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Matt Wilhelm smears his way across the The High Sierra's Evolution Traverse, a link-up of nine 13k ft. peaks, with the Hyperlite Moutain Gear Windrider pack and Them-a-Rest Z Lite Sol pad.
Credit: Max Neale

Best Pads for Specific Applications


History


To understand the evolution of the pad, it is helpful to get a glimpse into the history of mattresses. Interestingly, we have gone from sleeping on the ground to sleeping on raised beds to sleeping on the ground again. Albeit, the evolution of our sleeping modes have not always related to outdoor recreation, it has had a significant influence on how sleeping pads have developed.

Over 10,000 years ago, during the Neolithic period, people slept in caves on primitive beds that may have consisted of duff, animal hides, or forest matter. The Egyptians Pharaohs were the first to raise their beds off the ground with platforms of pallets; the common people slept on boughs of palm trees. During the Renaissance, mattresses consisted of straw or feathers stuffed into bags. In the late 18th century, cotton mattresses were fabricated and placed on cast iron bed frames; this new way to sleep on a specific bed frame segregated the vermin from the bed, which had been typical while sleeping on the ground. From here on out, it became commonplace to sleep above the ground, not on it. Even futon mattresses, which are popular throughout Asian countries and North America, were raised off the ground by a frame.

Hundreds of years later, campers, mountaineers, military personnel, and travelers still rested atop tree branches of all variety. The first resemblance of a modern sleeping pad was in Australia. During the 19th century, men would travel throughout the continent in search of work. Due to the constant movement, they needed a sleeping system that would accommodate their on-the-go lifestyle. The swag is a bedroll that could easily be carried on ones back. The bedding included a blanket or two and a mattress made of foam. The foam mattress was the first pad. (Present day swags resemble bivy bags with bed rolls incorporated into the system).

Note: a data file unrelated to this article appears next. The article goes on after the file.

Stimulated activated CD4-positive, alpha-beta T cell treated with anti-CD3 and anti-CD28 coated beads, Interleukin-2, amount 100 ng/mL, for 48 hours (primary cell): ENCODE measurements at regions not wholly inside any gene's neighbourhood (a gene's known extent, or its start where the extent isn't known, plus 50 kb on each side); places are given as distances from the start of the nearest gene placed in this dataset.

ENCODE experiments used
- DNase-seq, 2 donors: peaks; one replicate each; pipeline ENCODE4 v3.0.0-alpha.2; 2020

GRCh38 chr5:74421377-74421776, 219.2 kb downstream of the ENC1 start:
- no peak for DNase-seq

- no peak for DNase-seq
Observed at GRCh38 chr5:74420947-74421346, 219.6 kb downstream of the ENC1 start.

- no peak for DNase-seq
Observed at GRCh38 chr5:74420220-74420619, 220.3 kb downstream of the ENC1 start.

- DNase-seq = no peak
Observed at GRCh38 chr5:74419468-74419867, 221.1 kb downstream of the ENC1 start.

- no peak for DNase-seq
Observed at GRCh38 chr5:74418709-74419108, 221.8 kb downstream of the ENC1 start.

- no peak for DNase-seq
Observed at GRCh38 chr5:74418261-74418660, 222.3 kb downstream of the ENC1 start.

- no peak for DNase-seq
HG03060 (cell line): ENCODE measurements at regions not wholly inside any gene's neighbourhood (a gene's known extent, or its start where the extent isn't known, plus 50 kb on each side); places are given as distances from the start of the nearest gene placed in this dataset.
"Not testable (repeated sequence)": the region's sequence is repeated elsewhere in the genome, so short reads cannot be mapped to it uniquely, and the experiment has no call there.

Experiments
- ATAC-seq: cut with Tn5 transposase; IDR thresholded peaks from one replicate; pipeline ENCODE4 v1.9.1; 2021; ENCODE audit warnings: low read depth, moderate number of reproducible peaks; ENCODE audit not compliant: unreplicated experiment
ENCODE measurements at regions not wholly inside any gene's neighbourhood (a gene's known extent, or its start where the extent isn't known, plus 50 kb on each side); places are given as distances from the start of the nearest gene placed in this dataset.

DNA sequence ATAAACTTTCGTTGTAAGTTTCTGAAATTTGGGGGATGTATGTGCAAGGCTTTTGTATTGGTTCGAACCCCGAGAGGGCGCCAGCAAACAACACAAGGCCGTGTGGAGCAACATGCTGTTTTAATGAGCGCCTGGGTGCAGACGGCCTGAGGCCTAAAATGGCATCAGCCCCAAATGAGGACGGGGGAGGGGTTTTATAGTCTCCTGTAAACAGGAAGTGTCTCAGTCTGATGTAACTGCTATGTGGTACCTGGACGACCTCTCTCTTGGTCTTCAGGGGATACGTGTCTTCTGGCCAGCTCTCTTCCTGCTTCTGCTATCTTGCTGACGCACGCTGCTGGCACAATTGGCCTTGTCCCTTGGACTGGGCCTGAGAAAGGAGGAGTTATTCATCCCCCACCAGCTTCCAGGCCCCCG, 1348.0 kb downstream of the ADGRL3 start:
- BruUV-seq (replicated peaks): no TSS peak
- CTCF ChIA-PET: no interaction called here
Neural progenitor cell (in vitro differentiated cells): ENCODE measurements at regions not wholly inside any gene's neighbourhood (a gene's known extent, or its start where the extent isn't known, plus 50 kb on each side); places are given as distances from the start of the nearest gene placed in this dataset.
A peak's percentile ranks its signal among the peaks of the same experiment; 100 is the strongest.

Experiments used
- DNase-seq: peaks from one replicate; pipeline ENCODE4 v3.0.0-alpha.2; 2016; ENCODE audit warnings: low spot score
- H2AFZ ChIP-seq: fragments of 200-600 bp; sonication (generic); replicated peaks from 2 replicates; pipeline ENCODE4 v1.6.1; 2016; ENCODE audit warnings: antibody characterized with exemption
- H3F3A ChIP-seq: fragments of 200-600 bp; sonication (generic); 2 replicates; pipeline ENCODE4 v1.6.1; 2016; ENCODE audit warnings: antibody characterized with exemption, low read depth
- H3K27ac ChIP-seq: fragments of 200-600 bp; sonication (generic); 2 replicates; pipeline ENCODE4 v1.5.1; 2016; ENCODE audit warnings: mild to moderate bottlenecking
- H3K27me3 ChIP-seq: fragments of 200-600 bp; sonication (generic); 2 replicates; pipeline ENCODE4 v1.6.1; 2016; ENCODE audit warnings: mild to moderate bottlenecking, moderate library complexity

In the 1880s, Pneumatic Mattress & Cushion Company in Massachusetts invented the first air mattress. It was specifically designed for use on ocean liners because of its ability to be inflated, deflated, and stored on a regular basis. Not long after, people began taking air mattresses camping. It became apparent that the air mattresses were not built to endure the outdoor elements as they were easily punctured. For nearly a century, the air mattress would go unchanged.

In the 1970s, engineers John Burroughs, Jim Lea, and Neil Anderson, founded Therm-a-Rest. Their goal was to design a lightweight, durable pad that was also comfortable. Jim noticed how air escaped his foam gardening pad and this prompted the first open-cell foam pad that was secured within an airtight casing. This ingenious idea to combine air and foam in a pad offered unparalleled insulation and self-inflation. In 1972, after years of field-testing and adjustment, Therm-a-Rest applied for patents for their unique hybrid design. The company experienced international growth as a result of the air and foam combination pad. In 1986, they reinvented the closed cell foam pad that initially sparked their engineering of camping pads; a ridged foam pad, the RidgeRest mattress, was born. Three years later, the Z Lite mattress was made.

Pacific Outdoor Equipment incorporated brass valves on their self-inflating mattresses out of need for durability. In 1986, they designed an eco-friendly, CFC-free foam pad. For the next 5 years they experimented with PU (polyurethane) coating for lighter weight, waterproofing, airtight characteristics, and softer pads.

In 1994, Therm-a-Rest developed the first integrated system for sleeping bags and pads.

In 1998, Pacific Outdoor Equipment developed matrix die cuts that lowered the total weight of the pad while still providing great insulation.

In 2002, Exped introduced the DownMat sleeping pad that was filled with down feathers and inflated with air. In the same year, the ComfortfoamMat was also introduced; it had foam insulation and air inflation. In 2006, the SynMat was brought to market as an alternative to the DownMat; it offered a synthetic option for extreme environments, while remaining lightweight and comfortable. Exped released different inflation systems over the course of a decade, ranging from foot pumps to integrated pumps to self-inflating pads to FlatValve Technology.

From their start in the 70s to 2009, Therm-a-Rest introduced diverse mattress cuts, pressure mapping technology, and women's specific pads. In 2009, the NeoAir was released; its design combined patent pending technologies for better insulation and thermal regulation in a lightweight pad.

Pads are continually evolving to offer lighter weights, packability, durability, better insulation, and most importantly, comfort.

Chris McNamara and Max Neale
Helpful Buying Tips
How to Choose the Best Sleeping Pad - Click for details
 How to Choose the Best Sleeping Pad

by Chris McNamara and Max Neale